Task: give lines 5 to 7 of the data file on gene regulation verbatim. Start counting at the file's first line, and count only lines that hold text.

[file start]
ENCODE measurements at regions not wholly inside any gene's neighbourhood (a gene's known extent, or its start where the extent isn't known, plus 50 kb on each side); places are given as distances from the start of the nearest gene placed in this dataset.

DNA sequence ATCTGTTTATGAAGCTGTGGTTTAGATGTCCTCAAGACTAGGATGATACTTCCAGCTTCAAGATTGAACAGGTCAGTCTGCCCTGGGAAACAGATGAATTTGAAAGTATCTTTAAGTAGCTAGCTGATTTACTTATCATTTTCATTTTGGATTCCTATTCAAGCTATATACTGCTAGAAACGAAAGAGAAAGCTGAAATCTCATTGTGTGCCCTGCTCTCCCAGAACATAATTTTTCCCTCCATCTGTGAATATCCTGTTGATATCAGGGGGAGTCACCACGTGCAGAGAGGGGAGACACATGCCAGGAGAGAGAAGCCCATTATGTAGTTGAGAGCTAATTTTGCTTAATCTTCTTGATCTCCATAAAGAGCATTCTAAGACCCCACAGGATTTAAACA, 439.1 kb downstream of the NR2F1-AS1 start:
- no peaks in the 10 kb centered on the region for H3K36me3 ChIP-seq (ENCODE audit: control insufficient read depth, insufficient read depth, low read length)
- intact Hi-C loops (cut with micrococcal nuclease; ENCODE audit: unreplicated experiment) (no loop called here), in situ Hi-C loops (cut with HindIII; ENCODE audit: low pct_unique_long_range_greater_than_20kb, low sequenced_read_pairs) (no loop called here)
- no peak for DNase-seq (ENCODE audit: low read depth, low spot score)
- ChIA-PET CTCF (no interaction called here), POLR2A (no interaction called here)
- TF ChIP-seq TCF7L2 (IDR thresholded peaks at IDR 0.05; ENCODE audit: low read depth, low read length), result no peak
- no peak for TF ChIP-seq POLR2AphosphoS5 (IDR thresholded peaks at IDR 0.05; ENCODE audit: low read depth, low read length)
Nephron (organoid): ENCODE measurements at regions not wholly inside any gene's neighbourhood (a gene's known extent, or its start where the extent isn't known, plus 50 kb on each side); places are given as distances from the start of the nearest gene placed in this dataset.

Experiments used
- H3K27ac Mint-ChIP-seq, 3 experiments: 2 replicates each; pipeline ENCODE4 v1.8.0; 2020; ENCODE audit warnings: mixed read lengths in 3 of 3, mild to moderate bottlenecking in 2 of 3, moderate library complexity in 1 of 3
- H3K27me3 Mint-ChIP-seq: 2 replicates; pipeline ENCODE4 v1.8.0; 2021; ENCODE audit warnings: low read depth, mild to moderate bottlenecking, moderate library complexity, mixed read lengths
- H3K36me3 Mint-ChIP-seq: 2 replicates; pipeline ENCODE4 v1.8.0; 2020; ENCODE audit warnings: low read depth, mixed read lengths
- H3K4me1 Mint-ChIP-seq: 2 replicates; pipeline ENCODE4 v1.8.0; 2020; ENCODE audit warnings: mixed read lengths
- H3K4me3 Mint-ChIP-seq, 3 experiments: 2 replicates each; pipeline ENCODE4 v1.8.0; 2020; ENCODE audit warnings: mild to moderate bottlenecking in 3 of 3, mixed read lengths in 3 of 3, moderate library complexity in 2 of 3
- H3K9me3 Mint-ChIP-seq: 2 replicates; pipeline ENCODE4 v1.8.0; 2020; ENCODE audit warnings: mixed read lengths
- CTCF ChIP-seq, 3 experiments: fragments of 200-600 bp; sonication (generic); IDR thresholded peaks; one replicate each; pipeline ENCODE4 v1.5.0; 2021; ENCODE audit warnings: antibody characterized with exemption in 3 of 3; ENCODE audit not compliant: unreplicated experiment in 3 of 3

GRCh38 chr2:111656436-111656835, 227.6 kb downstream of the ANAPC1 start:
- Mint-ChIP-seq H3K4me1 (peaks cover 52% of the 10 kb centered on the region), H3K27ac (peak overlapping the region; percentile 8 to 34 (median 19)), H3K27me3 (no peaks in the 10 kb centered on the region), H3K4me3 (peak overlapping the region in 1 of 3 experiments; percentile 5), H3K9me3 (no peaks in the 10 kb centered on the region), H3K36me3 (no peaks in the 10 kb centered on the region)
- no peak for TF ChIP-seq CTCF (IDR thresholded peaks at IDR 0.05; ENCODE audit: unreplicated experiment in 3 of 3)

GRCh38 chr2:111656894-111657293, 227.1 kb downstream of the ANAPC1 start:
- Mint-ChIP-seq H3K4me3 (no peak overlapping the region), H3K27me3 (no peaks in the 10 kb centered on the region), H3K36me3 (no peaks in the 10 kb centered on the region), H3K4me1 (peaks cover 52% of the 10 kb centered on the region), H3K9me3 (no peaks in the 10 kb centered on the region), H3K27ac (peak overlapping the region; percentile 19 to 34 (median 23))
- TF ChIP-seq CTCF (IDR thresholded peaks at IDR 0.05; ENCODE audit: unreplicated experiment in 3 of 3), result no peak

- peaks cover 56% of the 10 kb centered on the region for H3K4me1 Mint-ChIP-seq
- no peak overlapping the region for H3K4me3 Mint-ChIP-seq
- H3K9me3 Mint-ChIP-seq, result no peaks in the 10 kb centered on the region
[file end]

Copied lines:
- no peak for DNase-seq (ENCODE audit: low read depth, low spot score)
- ChIA-PET CTCF (no interaction called here), POLR2A (no interaction called here)
- TF ChIP-seq TCF7L2 (IDR thresholded peaks at IDR 0.05; ENCODE audit: low read depth, low read length), result no peak